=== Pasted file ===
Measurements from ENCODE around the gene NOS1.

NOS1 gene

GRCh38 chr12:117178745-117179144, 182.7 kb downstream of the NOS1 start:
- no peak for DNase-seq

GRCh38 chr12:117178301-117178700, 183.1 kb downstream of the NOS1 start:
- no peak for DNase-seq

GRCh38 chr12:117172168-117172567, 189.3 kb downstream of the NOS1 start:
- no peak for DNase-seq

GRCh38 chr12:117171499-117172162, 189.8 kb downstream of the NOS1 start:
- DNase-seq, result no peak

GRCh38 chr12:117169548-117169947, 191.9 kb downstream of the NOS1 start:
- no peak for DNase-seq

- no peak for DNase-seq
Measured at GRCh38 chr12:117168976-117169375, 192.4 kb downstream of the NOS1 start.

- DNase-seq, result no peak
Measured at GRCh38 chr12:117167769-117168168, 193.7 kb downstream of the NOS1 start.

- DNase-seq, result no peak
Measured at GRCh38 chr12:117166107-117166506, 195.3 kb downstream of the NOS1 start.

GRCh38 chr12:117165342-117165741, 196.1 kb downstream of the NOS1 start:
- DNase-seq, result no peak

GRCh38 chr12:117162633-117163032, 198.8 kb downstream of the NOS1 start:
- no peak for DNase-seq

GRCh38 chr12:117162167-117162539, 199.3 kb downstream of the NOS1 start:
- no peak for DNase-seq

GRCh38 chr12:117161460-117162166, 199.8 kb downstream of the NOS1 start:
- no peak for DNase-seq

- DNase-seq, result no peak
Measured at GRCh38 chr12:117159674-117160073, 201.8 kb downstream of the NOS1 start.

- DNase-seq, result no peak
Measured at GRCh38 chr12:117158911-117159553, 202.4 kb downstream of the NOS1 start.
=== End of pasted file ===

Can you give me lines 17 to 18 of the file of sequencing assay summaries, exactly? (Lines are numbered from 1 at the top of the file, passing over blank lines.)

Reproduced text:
- DNase-seq, result no peak
Measured at GRCh38 chr12:117166107-117166506, 195.3 kb downstream of the NOS1 start.